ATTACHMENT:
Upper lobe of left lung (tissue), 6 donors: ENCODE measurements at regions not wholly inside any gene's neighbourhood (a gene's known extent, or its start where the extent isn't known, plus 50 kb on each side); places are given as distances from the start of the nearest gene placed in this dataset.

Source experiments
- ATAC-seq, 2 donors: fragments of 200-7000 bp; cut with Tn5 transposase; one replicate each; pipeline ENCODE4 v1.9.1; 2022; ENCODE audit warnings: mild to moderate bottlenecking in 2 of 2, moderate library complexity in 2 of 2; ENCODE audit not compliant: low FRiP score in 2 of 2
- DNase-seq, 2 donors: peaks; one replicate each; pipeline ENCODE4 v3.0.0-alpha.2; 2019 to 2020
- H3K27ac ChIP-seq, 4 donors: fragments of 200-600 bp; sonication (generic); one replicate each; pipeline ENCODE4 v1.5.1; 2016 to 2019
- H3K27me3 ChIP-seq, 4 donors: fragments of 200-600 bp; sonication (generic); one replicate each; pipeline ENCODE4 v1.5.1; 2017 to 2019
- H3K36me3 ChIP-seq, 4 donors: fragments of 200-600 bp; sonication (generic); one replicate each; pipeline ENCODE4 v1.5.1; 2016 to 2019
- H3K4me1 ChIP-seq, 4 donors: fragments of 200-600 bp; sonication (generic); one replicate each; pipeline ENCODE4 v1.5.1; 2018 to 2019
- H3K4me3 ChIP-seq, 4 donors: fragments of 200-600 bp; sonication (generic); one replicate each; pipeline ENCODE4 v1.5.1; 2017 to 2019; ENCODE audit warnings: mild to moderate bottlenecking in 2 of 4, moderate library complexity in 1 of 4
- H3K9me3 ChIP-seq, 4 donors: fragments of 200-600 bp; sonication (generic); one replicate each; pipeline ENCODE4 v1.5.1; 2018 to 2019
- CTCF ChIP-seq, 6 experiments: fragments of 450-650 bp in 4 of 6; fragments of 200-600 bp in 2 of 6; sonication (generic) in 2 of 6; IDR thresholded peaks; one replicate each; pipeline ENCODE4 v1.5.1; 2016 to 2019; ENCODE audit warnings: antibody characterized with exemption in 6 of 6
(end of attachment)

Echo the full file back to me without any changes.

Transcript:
Upper lobe of left lung (tissue), 6 donors: ENCODE measurements at regions not wholly inside any gene's neighbourhood (a gene's known extent, or its start where the extent isn't known, plus 50 kb on each side); places are given as distances from the start of the nearest gene placed in this dataset.

Source experiments
- ATAC-seq, 2 donors: fragments of 200-7000 bp; cut with Tn5 transposase; one replicate each; pipeline ENCODE4 v1.9.1; 2022; ENCODE audit warnings: mild to moderate bottlenecking in 2 of 2, moderate library complexity in 2 of 2; ENCODE audit not compliant: low FRiP score in 2 of 2
- DNase-seq, 2 donors: peaks; one replicate each; pipeline ENCODE4 v3.0.0-alpha.2; 2019 to 2020
- H3K27ac ChIP-seq, 4 donors: fragments of 200-600 bp; sonication (generic); one replicate each; pipeline ENCODE4 v1.5.1; 2016 to 2019
- H3K27me3 ChIP-seq, 4 donors: fragments of 200-600 bp; sonication (generic); one replicate each; pipeline ENCODE4 v1.5.1; 2017 to 2019
- H3K36me3 ChIP-seq, 4 donors: fragments of 200-600 bp; sonication (generic); one replicate each; pipeline ENCODE4 v1.5.1; 2016 to 2019
- H3K4me1 ChIP-seq, 4 donors: fragments of 200-600 bp; sonication (generic); one replicate each; pipeline ENCODE4 v1.5.1; 2018 to 2019
- H3K4me3 ChIP-seq, 4 donors: fragments of 200-600 bp; sonication (generic); one replicate each; pipeline ENCODE4 v1.5.1; 2017 to 2019; ENCODE audit warnings: mild to moderate bottlenecking in 2 of 4, moderate library complexity in 1 of 4
- H3K9me3 ChIP-seq, 4 donors: fragments of 200-600 bp; sonication (generic); one replicate each; pipeline ENCODE4 v1.5.1; 2018 to 2019
- CTCF ChIP-seq, 6 experiments: fragments of 450-650 bp in 4 of 6; fragments of 200-600 bp in 2 of 6; sonication (generic) in 2 of 6; IDR thresholded peaks; one replicate each; pipeline ENCODE4 v1.5.1; 2016 to 2019; ENCODE audit warnings: antibody characterized with exemption in 6 of 6